Background Urban Villages

Urban villages exist in China due to a set of circumstances surrounding rural land rights, the growth of cities, and migration.

In China, all land is owned by the state, and in rural areas it is owned collectively by the village. As Guangzhou and other cities grew into the surrounding countryside, villages saw the value of their land skyrocket.  Village governments sold and rented collectively owned farmland to become the apartment complexes, factory space, and commercial developments for the urban sprawl of cities such as Guangzhou.

In Xian Village since 1995, collectively owned farmland has become part of the city’s new central business district, Zhujiang New Town, containing the 100 story International Finance Center, a Ritz Carlton, a Westin hotel, and the new Guangzhou Opera House.

The village distributes to each villager the profits derived from collectively owned properties which today include hotels a movie theater and office space.  Each individual villager holds claim to the land on which his or her home sits. In Xian Village, as with other villages, enterprising villagers took advantage of rising rents, and built multiple story apartment houses on their small plots of land.  Villagers rented rooms at relatively inexpensive rates to migrant workers who have flowed into Guangzhou and other cities since the 1990s.

In a short span of time, sleepy rural villages like Xian Village became bustling urban environments in the midst of huge metropolises. Without strong urban planning regulation, many urban villages take on slum-like characteristics. Apartment buildings canopy over dark narrow alleyways. Buildings extend to property lines creating the “kissing building” phenomenon, named because two people on neighboring building can conceivably lock lips. Serious sanitation, fire safety, water management, and quality of life issues exist.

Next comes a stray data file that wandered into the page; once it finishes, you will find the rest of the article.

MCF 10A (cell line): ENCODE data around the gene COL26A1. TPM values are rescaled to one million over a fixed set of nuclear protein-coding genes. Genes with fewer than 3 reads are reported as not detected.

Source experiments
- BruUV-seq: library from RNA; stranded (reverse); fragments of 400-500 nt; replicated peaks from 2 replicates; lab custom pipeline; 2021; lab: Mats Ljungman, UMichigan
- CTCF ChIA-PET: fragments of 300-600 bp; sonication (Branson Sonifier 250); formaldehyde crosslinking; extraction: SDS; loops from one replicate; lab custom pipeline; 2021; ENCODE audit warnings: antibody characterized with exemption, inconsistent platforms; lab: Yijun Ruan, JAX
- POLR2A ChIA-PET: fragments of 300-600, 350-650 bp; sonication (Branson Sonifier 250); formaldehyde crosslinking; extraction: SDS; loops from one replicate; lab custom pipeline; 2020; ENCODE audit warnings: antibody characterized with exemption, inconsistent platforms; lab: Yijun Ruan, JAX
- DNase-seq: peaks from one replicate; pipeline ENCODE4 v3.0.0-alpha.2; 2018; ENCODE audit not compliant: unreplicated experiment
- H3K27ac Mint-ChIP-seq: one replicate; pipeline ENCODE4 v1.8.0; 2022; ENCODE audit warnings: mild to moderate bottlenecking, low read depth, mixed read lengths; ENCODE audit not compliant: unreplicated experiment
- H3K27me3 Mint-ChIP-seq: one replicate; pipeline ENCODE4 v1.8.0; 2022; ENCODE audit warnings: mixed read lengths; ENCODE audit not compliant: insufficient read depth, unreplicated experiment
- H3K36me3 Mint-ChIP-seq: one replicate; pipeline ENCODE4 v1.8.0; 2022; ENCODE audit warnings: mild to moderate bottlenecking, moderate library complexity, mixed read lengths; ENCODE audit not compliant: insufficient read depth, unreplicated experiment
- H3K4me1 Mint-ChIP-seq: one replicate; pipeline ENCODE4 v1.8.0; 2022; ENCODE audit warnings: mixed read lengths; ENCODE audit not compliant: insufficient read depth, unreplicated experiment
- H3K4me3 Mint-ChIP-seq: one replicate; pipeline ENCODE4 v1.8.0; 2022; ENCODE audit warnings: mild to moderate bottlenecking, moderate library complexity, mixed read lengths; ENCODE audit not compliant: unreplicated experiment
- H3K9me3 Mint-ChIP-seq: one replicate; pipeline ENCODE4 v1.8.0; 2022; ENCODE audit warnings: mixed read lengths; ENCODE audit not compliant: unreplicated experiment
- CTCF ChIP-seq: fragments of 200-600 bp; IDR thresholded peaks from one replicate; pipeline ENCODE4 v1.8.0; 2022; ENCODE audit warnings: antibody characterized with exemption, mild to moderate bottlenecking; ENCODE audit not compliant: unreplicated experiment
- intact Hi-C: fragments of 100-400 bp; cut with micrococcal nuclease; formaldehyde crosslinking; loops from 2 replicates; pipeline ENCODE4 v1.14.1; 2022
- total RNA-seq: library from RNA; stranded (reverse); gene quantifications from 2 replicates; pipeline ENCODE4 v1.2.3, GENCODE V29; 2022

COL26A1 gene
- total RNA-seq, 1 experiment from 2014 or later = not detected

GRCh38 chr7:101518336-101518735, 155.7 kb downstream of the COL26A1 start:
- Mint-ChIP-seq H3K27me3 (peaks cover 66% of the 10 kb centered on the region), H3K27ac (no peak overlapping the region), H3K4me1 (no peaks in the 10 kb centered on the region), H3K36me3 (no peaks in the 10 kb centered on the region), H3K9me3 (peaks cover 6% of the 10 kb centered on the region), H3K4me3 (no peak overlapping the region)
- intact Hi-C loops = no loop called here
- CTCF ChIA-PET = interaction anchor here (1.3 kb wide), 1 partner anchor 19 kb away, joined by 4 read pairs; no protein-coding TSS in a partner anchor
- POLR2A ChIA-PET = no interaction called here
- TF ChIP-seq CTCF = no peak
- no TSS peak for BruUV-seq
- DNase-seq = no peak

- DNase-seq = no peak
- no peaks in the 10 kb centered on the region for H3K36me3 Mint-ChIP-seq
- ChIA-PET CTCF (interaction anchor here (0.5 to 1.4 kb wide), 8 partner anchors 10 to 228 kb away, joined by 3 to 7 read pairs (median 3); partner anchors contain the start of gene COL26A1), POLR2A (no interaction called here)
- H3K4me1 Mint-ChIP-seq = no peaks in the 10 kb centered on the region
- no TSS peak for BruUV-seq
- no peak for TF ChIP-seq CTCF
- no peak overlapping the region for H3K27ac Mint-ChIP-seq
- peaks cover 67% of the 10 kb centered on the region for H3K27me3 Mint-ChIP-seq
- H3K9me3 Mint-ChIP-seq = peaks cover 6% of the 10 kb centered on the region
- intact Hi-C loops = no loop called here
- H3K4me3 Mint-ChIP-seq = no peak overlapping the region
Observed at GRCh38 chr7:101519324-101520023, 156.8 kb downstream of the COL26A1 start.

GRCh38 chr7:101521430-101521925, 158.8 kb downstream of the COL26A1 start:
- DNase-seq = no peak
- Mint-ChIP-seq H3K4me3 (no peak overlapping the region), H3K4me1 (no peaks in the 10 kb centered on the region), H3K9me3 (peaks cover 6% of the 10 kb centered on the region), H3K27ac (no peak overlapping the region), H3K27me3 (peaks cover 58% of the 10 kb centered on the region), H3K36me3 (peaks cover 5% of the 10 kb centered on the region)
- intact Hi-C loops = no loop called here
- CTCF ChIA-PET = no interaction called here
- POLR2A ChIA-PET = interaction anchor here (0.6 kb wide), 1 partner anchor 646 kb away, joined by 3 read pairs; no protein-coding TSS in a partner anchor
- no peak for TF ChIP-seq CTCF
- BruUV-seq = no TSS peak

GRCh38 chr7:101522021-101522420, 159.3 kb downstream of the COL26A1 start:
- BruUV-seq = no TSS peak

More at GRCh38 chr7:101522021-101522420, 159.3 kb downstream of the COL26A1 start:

But urban villages also provide important services. They are the home of persisting rural communities. Xian village has a history of 800 years. Ancestral halls of the major lineages still stand, honoring previous generations of the three major families, the Xian, Lu and Liang. In addition, urban villages provide inexpensive and central housing for migrant workers. An inevitable result of the development of urban villages is the eviction of low income migrants from Guangzhou’s center.

Xian’s development potentially benefits the villagers who hold land titles, the village government, the Guangzhou city government and the citizens of Guangzhou. Under the plans, villagers with land titles will receive new, higher value apartments in the new development, the village government will earn higher rental revenues to distribute amongst the villagers, and Guangzhou City will eliminate an unsightly neighborhood and attract wealthy residents to rent new apartments and contribute to the city’s consumption economy.

Villagers seem to accept a need  for redevelopment and its economic benefits but many still refuse to sign away their land. As you will read in the blog, many support the idea of the plan, but do not trust local government leaders to follow through on their promises or to successfully undertake the development.  As one villager describes, it is an issue of credibility and accountability. This blog describes the heavy handed tactics the the local government has employed to push residents off their land. These tactics compound villager’s perceptions of corruption and inept management within levels of the village administration. Read the blog to learn more about rural/urban development in southern China and a fascinating aspect of the immense changes taking place here.

 

Useful Links:

Wonderful accounting of Shenzhen’s urban villages: http://maryannodonnell.wordpress.com/sz-urban-villages/

http://chinaurbanvillage.org/

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